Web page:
In Concert: Steve Hackett Acoustic Trio

There are concerts, and then there are live music experiences. Last night I witnessed the latter, as Steve Hackett and his acoustic trio performed at the Keswick Theatre (just north of Philadelphia). For two hours I witnessed a true artist perform his craft.

Admittedly, I never really got into Hackett’s solo career. Not because it’s not good, but mostly because I just never got around to it. I’ve been a big fan of Genesis for years, but most fans would probably acknowledge that Hackett was criminally underused in that band.

But enough about that. I and the missus made the trek down to Keswick Village last night to catch the show. We didn’t get to spend any time in the town, but it seems like a nice area. It has a very quaint, small-town feel without seeming too rural or small-town. I’d definitely like to return to the area to see what else it has to offer.

The theater itself is very nice. According to the theater’s web site, it opened its doors in 1928 and was converted into a movie house in 1955. The exterior of the building definitely has that great 1950s movie house look. The interior is quite charming, without being antiquated. Unfortunately, the web site has precious few interior photos, but believe me when I say this is a nice place to see a show and I will definitely be back. As an added bonus, the PA system piped disc one of the last Steely Dan greatest hits collection before and after the show, which is always welcome.

The show began when Steve strolled onto the stage, all casual like, and perched himself in the middle. He started off with some solo stuff and a medley that incorporated some of his classic Genesis work, and was based loosely on Mason Williams’s “Classical Gas.” After the first few songs, he said hello. Right away the mood for the evening was established – laid back and fun. I didn’t know what to expect from him in terms of stage presence, but he pretty quickly made an impression on me as an easygoing, friendly guy. No snobbery or pretentiousness at all. Very cool. He played for about an hour, and to be honest I only recognized the Genesis stuff. But everything I heard was fantastic. In between songs Steve chatted with the audience and cracked a few jokes in the typical dry British style.

After an intermission, Steve came back out with the other two members of the trio – brother John on flute and keyboardist Roger King. This portion of the show was equally as brilliant as the first. In addition to playing pieces from Steve’s solo career and Genesis, we were treated to an original composition by King and a song from one of John’s solo albums.

The highlights for me were, of course, the Genesis pieces and four selections from Steve and John’s Sketches of Satie album. But honestly, every piece was music of the highest quality.  I guess now there are even more CDs I have to buy!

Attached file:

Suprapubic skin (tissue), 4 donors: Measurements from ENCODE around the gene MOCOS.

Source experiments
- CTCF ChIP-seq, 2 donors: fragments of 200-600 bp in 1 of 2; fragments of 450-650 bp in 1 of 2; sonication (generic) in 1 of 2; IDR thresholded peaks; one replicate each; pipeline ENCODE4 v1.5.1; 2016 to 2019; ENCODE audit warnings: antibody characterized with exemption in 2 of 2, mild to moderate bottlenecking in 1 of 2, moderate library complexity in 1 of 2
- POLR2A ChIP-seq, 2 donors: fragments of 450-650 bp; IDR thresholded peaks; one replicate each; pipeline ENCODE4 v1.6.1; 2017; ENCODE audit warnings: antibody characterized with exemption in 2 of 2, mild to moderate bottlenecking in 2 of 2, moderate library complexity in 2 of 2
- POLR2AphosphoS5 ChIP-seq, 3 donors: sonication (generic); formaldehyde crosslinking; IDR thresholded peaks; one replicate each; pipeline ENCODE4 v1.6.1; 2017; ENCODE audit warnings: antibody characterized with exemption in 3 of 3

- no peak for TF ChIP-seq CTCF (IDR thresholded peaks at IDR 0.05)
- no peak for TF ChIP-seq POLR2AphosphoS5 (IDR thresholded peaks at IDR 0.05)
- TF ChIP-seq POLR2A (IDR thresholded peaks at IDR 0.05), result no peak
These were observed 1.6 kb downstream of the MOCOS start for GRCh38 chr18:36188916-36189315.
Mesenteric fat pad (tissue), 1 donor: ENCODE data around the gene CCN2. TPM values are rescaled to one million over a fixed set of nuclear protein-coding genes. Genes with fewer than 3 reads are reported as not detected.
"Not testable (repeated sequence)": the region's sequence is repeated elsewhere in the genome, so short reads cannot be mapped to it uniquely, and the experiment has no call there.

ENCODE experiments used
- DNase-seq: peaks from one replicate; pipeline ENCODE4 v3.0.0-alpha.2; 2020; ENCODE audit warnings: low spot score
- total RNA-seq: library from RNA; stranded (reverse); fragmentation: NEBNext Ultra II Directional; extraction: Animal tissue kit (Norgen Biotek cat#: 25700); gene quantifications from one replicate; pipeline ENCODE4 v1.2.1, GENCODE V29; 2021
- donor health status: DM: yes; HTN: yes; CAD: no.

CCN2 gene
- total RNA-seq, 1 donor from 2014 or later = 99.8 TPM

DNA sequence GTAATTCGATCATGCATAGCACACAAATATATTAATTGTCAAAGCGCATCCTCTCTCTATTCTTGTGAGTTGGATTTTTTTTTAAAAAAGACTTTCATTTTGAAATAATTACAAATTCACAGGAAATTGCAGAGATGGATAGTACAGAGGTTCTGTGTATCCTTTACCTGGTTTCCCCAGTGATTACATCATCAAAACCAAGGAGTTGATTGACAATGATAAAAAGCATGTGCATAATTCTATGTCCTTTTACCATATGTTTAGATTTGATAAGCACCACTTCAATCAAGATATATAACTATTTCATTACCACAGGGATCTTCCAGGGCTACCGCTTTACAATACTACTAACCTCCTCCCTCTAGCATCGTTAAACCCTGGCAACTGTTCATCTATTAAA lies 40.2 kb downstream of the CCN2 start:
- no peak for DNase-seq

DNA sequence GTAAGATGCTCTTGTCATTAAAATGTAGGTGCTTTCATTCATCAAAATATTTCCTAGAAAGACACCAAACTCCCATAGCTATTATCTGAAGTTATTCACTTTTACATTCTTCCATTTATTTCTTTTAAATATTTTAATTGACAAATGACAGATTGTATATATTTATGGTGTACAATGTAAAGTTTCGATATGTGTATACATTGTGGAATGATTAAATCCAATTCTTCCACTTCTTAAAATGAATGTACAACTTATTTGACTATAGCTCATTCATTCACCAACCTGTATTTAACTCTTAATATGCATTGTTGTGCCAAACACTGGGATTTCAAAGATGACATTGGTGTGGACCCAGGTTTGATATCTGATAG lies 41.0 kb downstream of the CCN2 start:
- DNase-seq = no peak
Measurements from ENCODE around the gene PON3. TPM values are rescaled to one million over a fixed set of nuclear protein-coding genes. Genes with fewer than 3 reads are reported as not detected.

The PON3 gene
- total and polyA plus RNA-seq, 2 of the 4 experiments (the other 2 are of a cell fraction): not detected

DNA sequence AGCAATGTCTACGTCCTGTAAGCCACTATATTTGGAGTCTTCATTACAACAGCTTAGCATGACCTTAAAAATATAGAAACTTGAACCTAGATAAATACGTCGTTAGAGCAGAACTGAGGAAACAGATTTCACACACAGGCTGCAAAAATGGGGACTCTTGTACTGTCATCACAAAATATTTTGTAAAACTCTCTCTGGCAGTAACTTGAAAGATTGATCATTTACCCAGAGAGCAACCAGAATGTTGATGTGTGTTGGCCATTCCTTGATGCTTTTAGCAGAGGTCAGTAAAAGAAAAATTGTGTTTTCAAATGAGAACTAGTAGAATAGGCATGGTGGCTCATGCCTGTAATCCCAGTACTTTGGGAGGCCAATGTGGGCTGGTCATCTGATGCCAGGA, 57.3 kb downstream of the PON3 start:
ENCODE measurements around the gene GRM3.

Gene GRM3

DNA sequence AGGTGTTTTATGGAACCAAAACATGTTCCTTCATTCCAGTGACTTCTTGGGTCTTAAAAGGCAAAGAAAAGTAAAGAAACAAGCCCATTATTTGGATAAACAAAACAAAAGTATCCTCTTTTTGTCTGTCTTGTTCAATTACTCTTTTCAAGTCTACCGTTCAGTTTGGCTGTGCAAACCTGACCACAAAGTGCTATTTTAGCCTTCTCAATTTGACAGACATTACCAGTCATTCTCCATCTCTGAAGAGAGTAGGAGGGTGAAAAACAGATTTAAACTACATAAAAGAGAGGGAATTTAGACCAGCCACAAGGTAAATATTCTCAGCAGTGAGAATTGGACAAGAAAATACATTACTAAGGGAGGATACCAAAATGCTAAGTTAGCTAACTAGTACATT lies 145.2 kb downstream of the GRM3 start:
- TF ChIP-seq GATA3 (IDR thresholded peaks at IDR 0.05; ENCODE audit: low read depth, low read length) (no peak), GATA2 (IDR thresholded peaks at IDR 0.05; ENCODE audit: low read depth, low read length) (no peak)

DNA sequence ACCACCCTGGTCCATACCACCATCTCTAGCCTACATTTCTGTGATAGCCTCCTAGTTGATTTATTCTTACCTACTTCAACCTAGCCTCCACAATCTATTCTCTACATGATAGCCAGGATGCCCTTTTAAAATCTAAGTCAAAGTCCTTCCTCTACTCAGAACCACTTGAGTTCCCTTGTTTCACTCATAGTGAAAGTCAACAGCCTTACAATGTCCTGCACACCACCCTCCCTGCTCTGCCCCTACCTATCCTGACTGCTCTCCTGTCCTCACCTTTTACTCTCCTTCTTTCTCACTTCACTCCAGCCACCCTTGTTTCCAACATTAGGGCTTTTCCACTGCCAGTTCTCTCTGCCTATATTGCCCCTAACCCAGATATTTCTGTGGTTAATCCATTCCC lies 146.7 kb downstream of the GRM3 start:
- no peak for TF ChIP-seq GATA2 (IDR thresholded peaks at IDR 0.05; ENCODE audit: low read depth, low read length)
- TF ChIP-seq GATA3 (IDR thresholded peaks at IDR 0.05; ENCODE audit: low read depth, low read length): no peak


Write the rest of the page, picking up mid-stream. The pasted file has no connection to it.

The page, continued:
2 Comments

  • David Amulet

    Great review–I had the chance to see Steve in London and in the US on this “acoustic tour,” and each experience was magical.I do recommend you pick up Steve’s first few solo releases. Some have called “Voyage of the Acolyte” (1975) one of the best Genesis albums, because Mike and Phil played large supporting roles. When Steve finally did go fully solo, his first three releases (Please Don’t Touch, Spectral Mornings, and Defector) were fascinating because they showed a direction Genesis could have gone if they utilized his talents more fully; instead, the band degenerated (IMHO) inot Abacab and later 80s/90s pure pop rock.All four early Hackett albums have been remastered and re-released and are available on Steve’s Web site. Worth a listen–I guarantee that you’ll enjoy them.Thanks again for posting the review, it was good to see a fellow fan get the word out!– d.a.

  • David Amulet

    Great review–I had the chance to see Steve in London and in the US on this “acoustic tour,” and each experience was magical.

    I do recommend you pick up Steve’s first few solo releases. Some have called “Voyage of the Acolyte” (1975) one of the best Genesis albums, because Mike and Phil played large supporting roles. When Steve finally did go fully solo, his first three releases (Please Don’t Touch, Spectral Mornings, and Defector) were fascinating because they showed a direction Genesis could have gone if they utilized his talents more fully; instead, the band degenerated (IMHO) inot Abacab and later 80s/90s pure pop rock.

    All four early Hackett albums have been remastered and re-released and are available on Steve’s Web site. Worth a listen–I guarantee that you’ll enjoy them.

    Thanks again for posting the review, it was good to see a fellow fan get the word out!

    — d.a.

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